In the young actinotrocha, which has a complete intestine and begins to feed, the muscular system is stronger than in earlier stages. The body of the young larva is divided into a large preoral lobe and a collar, which has a spacious oral field on the ventral side (Figure 2C). The collar is the body part between the preoral lobe and the tentacular ridge, which bears latero-frontal cilia and extends along the lateral and ventral sides of the collar region (Figure 2C). At this stage, the preoral lobe of the larva has a well-developed muscular system (Figure 2D, E). It consists of one annular muscle, 20–22 thick radial muscles, and nine thin transverse muscles. The annular muscle is composed of sveral circular muscle fibers (Figure 2G); it forms two short branches, which continue from the preoral lobe to the ventrolateral sides of the oral field (Figure 2D). Radial muscles extend along the upper wall of the preoral lobe, whereas the transverse muscles lie on the lower wall of the preoral lobe. In each radial muscle, the distal portion of the cell, which contacts the annular muscle, is wide and contains a large nucleus (Figure 2F,G). Here, myofilamets are grouped in two, three, or four bundles (Figure 2F). The proximal portion of the radial muscle is thin and ends on the dorsal side of the preoral lobe (Figure 2E). The 3–4 most distal transverse muscles, which are situated near the edge of the preoral lobe, start and end in the annular muscle, whereas the proximal muscles that are located near the mouth form circles. Most of the proximal transverse muscles form the circular musculature of the mouth and the esophagus (Figure 2H). In the transverse muscle cells, the nucleus mainly occupies the central part. The muscular system of the collar region is represented by 8–10 transverse muscles, which are strong on the ventral side and weak on the lateral sides. These transverse muscles of the collar are located repetitively from the mouth to the tentacular ridge (Figure 2D).
In the 9-day-old larva, one pair of primordial tentacles develops (Figure 3D). The collar ring muscle appears as a result of fusion of several transverse muscles of the collar. Short radial muscles extend from the collar ring muscle into each tentacle (Figure 3D). With age, the number of tentacles increases; in the 11-day-old larva, tentacle elevators originate in each tentacle and pass from the base to the terminal end of the tentacle (Figure 3E).
In the 9-day-old larva, the hood depressor precursors appear. These paired muscles pass from the esophagus along the lateral side of the collar region to the collar ring muscle (Figure 3D). In later stages, the hood depressors become more evident.
In the 15-day-old larva, each hood depressor forms several long branches near the collar ring muscle (Figure 3F). The anterior end of each depressor grows from the esophagus to the basal lamina of the apical plate (Figure 3G). The hood depressors connect the apical pole of the larva and the collar ring muscle. When passing near the esophagus, the hood depressors contact the strong esophageal muscular system, which consists of several thick circular muscles (Figure 3H). The esophageal muscle cells form processes, which pass posteriorly and contact to the dorsal parts of the collar ring muscle (Figure 3H). In the 15-day-old larva, the trunk forms as a short body part under the tentacle ridge, and its muscular system begins to become evident (Figure 3F). Two groups of muscles appear simultaneously: the telotroch flexors and the trunk retractors (Figure 3I). The telotroch flexors are represented by two pairs of muscles, which pass from the telotroch base to the collar ring muscle. Trunk retractors are two curled, thin muscles attached to the epidermis near the anus and to the collar ring muscle (Figure 3I).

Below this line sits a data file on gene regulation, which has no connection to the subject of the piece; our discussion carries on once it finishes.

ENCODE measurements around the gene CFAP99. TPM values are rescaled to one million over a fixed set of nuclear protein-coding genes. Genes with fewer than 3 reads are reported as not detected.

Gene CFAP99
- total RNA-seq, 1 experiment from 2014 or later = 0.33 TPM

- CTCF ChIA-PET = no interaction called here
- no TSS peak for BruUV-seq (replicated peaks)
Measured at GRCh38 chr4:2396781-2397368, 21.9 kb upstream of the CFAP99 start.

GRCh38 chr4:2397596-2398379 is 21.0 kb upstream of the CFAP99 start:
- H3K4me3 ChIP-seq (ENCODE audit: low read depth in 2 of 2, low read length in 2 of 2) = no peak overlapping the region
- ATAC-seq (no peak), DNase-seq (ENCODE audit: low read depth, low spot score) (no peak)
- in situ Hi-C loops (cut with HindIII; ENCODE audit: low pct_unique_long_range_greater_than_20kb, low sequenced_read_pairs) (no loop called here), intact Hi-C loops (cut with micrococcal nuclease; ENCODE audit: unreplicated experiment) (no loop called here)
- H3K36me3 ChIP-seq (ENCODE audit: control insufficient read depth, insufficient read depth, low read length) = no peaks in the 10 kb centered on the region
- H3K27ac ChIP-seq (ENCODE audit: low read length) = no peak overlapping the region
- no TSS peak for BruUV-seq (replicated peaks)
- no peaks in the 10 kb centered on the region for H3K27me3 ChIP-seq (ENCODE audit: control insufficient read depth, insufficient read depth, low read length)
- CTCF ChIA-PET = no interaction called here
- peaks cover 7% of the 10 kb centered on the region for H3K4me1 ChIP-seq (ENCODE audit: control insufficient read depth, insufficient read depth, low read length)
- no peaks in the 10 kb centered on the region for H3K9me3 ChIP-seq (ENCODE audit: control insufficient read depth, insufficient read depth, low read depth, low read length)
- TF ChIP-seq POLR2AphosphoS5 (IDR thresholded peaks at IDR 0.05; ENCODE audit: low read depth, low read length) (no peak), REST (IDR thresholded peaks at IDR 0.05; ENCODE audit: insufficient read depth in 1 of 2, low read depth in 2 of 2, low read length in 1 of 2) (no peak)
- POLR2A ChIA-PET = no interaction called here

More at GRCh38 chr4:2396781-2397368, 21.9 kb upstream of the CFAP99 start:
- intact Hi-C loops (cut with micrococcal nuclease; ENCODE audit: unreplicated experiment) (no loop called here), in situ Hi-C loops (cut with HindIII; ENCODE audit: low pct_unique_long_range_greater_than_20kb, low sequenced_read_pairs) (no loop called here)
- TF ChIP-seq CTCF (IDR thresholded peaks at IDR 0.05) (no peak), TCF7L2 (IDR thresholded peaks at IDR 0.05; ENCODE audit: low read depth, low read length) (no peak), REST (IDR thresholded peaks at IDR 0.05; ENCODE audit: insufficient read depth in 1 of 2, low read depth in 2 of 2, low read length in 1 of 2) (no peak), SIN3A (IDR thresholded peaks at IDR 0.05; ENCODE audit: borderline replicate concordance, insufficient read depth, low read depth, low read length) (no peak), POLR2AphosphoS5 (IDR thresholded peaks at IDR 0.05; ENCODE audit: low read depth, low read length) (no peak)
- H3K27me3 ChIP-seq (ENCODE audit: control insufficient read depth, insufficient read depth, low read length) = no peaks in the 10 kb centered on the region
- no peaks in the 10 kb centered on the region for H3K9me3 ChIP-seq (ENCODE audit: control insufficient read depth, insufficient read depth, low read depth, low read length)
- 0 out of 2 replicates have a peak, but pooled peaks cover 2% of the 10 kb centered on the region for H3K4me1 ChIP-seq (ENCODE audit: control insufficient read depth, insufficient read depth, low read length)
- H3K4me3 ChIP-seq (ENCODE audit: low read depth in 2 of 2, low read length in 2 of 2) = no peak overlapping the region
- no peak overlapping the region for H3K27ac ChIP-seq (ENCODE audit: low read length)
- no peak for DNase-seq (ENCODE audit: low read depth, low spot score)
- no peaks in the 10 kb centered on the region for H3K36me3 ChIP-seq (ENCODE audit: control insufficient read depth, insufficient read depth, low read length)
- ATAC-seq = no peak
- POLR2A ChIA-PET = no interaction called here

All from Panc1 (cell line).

Organization of the muscular system in advanced larvae
Additional file 1: The metamorphosis of a Phoronopsis harmeri larva. This time-lapse movie shows a typical sequence of phoronid metamorphosis, which starts with the great contraction of the hood depressors and trunk retractors and eversion of the metasomal sack. (MP4 10 MB)
The esophageal musculature is composed of numerous muscle cells, which pass around the esophagus and form a continuous layer (Figure 6C). The muscle cells form numerous basal processes (Figure 6D); they do not bear desmosomes, and they contact each other via thick electron-dense collagenous fibers that pass around the esophagus (Figure 6E).
The collar ring muscle gives rise to the tentacle elevators, which begin as two branches at the base and continue as thick muscular bands along the frontal (upper) side of each tentacle (Figure 8C). Each tentacle elevator consists of two parts: the base and the terminal bulge. The muscle cells that form the base of the tentacle elevator are squeezed between the epidermis and the cells of the tentacular coelomic lining (Figure 8I). The terminal bulge of the tentacle elevator extends into the tentacular blood vessel (Figure 8G). Cross sections reveal that the base of the tentacle elevator is formed by 4–5 muscle cells and that the terminal bulge is formed by and 7–8 cells (Figure 8G). All of the muscle cells are in close contact but desmosomes between them were not found (Figure 6I). In the advanced larva, numerous muscle fibers occur along the abfrontal (lower) and lateral sides of the tentacle (Figures 4C,D). These are tentacle depressors, which are formed by cells of the coelomic lining of the tentacular coelom. These muscles are very weak, but they can be recognized with phalloidin staining (Figure 4F).